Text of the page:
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Above is one of a number of shots used when we fronted the Royal Mail campaign one Christmas. It was spooky to see our life sized cut outs and posters all over the country in every Post Office. we did the photo shoot at RADA during a very hot summer. It was unnerving after Christmas to pass a post office and see our feet sticking out from the odd skip or dustbin! I saved several, and they are tucked away behind a run of filing cabinets! Here are a few more:

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Press calls were often the source of a few good photos, often done in June or July with artificial snow and Christmas Trees outside the theatre. Sometimes we did a “spot”, often with Brian Conley at Press launches, sometimes a chat with the party bookers and press. We were taken around cities in carriages (a memorable one with Peter Tod on board for the Birmingham Hippodrome), on lorries- in Hull I recall, and pedalled in full frock through Manchester in rickshaws!Each year we did “Arts Fest” for the Hippodrome, accompanied by Ian Sandy-  We did events for Lever Brothers and Faberge, for magazines and a few fun events for charity at Brick Lane Music Hall. Once every so often there would be a staged panto launch- like the one at London’s Victoria Palace, or glamorous ones at The Theatre Museum, Covent Garden light switching ons, oh- and the Ivy!


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we even had a fabulous portrait painted by Judy Graham, and to Peter’s great joy it was hung at the V&A Theatre Museum in an exhibition. Many a risqué joke about how well it was affixed!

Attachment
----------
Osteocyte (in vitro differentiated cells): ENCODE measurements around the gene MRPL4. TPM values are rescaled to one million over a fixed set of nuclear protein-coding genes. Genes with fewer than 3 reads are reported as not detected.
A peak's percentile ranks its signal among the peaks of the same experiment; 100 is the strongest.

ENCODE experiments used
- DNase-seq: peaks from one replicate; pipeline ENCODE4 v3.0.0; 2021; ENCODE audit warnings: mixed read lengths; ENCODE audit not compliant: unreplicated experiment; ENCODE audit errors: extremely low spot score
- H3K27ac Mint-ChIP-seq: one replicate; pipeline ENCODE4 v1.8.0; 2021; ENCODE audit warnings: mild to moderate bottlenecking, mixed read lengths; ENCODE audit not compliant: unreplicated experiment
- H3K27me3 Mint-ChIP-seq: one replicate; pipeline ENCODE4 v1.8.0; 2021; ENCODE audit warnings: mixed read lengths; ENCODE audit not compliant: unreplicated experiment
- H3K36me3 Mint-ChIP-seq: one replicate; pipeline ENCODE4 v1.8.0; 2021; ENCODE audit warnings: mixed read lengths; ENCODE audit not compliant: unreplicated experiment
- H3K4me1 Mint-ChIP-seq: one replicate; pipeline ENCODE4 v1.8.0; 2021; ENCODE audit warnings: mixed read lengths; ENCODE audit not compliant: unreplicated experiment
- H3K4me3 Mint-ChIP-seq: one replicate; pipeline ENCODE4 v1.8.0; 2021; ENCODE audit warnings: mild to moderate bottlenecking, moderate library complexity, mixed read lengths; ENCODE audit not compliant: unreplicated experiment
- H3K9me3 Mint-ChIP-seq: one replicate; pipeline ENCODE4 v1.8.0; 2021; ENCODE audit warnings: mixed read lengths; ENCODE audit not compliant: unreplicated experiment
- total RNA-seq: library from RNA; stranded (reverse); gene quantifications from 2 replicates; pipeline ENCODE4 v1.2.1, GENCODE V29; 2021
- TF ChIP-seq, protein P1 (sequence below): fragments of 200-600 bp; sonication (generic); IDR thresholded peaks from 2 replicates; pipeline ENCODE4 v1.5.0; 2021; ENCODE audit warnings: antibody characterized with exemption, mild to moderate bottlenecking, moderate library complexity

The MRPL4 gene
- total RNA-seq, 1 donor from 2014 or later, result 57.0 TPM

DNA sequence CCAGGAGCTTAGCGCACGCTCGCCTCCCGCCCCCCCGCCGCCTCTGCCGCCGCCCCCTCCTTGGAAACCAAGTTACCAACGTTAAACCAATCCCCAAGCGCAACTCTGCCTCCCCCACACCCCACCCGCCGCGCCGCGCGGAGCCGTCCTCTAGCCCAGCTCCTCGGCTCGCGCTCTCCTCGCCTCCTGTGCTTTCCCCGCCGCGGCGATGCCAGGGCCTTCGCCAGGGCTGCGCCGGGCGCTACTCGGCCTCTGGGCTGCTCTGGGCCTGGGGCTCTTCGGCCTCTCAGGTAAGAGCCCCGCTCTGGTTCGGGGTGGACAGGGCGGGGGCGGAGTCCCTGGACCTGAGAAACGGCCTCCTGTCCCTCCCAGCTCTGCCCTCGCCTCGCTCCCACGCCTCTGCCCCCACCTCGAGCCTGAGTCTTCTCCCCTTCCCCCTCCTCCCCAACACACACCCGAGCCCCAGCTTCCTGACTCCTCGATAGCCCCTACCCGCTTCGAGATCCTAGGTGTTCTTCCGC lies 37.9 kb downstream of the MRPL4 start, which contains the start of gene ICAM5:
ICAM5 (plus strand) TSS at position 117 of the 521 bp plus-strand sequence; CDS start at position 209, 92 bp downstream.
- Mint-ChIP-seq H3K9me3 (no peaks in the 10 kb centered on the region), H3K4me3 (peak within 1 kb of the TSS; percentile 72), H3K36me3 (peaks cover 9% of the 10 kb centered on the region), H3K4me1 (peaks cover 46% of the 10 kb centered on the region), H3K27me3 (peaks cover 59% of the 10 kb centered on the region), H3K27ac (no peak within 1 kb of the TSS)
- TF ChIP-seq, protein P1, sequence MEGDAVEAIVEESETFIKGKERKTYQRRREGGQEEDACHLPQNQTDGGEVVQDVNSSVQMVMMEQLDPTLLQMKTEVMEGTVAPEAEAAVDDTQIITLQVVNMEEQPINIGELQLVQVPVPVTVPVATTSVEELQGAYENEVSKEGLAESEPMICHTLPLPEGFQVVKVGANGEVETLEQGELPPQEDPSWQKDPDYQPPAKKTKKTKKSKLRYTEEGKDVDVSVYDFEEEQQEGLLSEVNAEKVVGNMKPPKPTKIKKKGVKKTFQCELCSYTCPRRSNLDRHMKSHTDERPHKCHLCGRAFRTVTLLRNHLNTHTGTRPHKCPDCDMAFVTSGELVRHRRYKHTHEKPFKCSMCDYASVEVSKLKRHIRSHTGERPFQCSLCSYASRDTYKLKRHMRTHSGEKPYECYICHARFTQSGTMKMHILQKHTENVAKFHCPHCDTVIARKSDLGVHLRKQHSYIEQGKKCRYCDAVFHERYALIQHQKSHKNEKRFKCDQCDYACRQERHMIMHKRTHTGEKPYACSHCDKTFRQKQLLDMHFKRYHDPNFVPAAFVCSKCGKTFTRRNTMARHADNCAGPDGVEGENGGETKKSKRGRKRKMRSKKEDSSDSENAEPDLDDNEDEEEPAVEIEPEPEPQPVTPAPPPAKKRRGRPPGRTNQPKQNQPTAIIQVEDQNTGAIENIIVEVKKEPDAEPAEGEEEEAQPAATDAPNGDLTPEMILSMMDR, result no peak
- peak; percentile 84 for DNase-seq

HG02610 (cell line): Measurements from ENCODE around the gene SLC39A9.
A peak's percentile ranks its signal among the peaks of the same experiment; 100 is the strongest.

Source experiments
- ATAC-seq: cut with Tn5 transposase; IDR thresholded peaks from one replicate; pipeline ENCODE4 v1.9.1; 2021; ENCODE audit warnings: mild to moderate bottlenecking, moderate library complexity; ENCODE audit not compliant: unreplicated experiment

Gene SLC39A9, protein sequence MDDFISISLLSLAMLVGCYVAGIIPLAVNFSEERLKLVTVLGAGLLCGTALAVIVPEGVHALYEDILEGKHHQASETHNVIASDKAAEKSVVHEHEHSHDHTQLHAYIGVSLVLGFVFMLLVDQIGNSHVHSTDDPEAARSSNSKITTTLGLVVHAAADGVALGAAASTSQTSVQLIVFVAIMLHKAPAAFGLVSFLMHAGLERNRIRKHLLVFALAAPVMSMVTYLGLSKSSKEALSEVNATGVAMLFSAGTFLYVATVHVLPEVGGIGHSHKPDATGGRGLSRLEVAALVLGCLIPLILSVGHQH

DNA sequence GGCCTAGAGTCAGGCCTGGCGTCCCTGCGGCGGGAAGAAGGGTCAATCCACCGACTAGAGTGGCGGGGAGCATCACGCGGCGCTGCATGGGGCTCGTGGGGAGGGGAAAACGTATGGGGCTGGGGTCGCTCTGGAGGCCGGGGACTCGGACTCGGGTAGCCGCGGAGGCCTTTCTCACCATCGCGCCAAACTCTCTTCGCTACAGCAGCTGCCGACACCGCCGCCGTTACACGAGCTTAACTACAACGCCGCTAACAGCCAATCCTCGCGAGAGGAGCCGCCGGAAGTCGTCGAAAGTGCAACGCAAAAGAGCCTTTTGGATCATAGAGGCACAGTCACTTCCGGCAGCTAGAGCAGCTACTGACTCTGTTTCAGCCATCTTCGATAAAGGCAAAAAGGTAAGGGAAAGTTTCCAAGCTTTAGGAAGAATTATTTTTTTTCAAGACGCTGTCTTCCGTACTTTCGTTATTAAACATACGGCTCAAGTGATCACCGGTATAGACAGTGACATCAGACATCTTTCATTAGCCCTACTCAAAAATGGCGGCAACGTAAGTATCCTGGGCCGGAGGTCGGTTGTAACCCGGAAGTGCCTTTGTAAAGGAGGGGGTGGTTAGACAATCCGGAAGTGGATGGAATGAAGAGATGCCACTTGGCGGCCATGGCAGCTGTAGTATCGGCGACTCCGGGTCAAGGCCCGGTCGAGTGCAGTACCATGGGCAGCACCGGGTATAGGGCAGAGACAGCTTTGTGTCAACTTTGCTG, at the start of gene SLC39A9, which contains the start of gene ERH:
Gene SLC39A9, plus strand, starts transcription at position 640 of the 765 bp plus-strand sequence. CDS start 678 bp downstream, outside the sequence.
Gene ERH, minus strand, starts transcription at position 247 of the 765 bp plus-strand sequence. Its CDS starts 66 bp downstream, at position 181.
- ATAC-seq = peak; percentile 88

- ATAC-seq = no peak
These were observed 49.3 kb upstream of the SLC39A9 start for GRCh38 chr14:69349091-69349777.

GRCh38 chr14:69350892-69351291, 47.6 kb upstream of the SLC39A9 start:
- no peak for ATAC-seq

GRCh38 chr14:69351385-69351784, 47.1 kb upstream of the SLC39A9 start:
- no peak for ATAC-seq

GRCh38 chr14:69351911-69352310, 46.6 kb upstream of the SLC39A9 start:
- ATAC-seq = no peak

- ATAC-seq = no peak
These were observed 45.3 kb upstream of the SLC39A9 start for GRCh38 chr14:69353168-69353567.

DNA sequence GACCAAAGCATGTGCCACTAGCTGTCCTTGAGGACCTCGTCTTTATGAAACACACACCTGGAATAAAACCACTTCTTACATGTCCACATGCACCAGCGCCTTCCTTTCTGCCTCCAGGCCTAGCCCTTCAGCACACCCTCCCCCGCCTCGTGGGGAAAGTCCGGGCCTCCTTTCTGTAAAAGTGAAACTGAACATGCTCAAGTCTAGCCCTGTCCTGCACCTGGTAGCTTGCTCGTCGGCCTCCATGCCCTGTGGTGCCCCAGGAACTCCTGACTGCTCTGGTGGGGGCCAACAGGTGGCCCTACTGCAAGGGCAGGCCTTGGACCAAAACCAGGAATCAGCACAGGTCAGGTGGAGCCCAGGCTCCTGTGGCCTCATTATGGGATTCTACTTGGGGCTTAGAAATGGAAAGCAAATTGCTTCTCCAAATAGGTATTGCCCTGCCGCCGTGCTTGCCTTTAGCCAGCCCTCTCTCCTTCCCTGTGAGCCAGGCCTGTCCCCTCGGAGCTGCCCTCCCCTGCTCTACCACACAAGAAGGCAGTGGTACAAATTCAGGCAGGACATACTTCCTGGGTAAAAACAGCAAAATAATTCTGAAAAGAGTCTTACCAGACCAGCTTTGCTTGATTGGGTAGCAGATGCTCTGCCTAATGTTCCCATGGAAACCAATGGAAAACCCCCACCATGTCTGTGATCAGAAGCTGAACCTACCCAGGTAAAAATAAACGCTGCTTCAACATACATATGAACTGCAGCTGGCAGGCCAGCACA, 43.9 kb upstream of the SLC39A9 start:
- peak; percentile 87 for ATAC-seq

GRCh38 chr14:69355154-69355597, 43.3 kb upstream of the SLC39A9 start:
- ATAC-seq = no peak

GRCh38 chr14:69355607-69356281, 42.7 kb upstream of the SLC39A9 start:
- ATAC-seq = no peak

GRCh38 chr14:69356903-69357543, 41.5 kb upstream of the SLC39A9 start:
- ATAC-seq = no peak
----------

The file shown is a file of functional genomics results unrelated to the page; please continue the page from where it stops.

With thanks to Judy Graham for use of this image.

So many memories- here are a few more- Manchester Opera House & Plymouth Theatre Royal mostly I think:

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Happy Times and many friends made. Peter- Thanks for these memories!



The Collins Variety Agency Website

We’ve recently been sent a link to a new website which is a fascinating history of the men who shaped the history of Scottish Variety and Pantomime for the first half of the 20th Century.

Fred Collins, via painting and boxing, finally became Scotland’s first theatrical entrepreneur. From writing songs for the stars he then performed them as a comedian. He produced shows, leasing, buying and building venues. He founded Scotland’s first Variety Agency and then the Musical Artists Benevolent Association so becoming benefactor to the entire profession.

On his father’s death, Horace Collins established his ‘Five Theatre Seasonal Circuit’ creating a successful environment to nurture and employ Scottish star talent throughout the 1930′s and 40′s. On Horace’s death in 1947 his wife Josee took the reins until their son Randle was old enough to guide the Agency for its final decade in the declining years of Scottish variety.